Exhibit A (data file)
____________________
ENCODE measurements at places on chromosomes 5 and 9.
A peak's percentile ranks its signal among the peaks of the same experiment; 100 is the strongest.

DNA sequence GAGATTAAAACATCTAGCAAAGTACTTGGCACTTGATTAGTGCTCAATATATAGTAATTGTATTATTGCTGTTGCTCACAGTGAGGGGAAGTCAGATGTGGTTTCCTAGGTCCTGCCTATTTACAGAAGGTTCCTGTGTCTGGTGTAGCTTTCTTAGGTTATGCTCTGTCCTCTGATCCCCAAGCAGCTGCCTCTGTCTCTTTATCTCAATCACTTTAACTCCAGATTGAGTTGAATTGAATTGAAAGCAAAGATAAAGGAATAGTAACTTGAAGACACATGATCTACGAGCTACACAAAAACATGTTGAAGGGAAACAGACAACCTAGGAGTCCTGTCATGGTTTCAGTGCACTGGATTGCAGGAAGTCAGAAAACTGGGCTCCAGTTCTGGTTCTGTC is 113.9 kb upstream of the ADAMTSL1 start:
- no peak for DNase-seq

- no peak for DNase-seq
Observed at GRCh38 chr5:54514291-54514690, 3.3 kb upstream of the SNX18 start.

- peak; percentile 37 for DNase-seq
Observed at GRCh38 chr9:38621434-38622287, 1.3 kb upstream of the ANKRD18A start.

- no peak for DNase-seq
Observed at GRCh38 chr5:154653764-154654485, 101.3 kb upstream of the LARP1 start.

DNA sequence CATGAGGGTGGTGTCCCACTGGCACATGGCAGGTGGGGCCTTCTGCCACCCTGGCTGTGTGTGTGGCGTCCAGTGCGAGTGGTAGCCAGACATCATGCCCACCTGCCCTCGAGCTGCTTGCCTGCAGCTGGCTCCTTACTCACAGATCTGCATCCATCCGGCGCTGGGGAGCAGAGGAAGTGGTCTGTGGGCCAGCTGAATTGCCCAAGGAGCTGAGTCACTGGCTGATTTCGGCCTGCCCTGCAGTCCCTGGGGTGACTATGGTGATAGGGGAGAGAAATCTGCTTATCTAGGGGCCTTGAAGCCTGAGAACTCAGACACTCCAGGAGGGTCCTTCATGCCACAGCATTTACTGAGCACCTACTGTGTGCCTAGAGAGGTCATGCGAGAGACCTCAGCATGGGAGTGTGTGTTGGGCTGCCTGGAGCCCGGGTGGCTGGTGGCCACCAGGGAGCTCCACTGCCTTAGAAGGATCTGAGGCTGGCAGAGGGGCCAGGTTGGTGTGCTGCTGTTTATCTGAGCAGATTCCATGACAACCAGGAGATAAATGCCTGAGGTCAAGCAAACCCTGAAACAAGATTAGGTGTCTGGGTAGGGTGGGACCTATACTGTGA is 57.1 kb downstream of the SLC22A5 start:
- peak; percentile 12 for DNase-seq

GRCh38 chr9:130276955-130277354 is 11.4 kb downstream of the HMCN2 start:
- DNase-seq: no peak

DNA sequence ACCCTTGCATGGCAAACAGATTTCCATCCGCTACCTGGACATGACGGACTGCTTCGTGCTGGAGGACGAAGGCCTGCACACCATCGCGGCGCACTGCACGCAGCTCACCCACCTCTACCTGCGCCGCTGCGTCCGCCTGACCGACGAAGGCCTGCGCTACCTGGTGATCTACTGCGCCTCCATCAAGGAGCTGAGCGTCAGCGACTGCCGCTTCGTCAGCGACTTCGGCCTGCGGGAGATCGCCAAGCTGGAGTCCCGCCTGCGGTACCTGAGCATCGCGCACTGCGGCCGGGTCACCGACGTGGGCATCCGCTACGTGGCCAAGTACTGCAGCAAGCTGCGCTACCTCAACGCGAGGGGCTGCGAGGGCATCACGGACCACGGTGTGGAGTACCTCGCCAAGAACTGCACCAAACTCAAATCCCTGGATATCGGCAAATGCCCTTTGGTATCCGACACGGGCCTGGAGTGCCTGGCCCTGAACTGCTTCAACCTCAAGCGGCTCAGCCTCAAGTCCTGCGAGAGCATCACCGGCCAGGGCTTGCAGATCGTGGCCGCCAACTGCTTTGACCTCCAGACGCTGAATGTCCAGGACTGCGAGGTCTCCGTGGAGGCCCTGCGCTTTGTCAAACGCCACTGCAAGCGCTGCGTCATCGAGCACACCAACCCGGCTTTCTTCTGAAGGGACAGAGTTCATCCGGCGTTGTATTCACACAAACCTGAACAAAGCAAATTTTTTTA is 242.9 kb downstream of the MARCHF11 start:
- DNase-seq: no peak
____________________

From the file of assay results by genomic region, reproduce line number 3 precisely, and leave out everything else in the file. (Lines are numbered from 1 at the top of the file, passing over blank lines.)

DNA sequence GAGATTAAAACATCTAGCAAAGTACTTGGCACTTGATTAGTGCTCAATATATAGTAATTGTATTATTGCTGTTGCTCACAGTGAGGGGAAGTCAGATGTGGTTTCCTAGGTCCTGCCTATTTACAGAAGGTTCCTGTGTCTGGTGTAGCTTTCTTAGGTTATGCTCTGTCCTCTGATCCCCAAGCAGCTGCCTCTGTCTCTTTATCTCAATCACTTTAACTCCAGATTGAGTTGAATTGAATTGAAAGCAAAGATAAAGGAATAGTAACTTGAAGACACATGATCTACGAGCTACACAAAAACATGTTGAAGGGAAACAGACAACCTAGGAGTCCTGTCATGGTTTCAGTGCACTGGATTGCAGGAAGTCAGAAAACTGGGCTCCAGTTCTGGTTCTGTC is 113.9 kb upstream of the ADAMTSL1 start: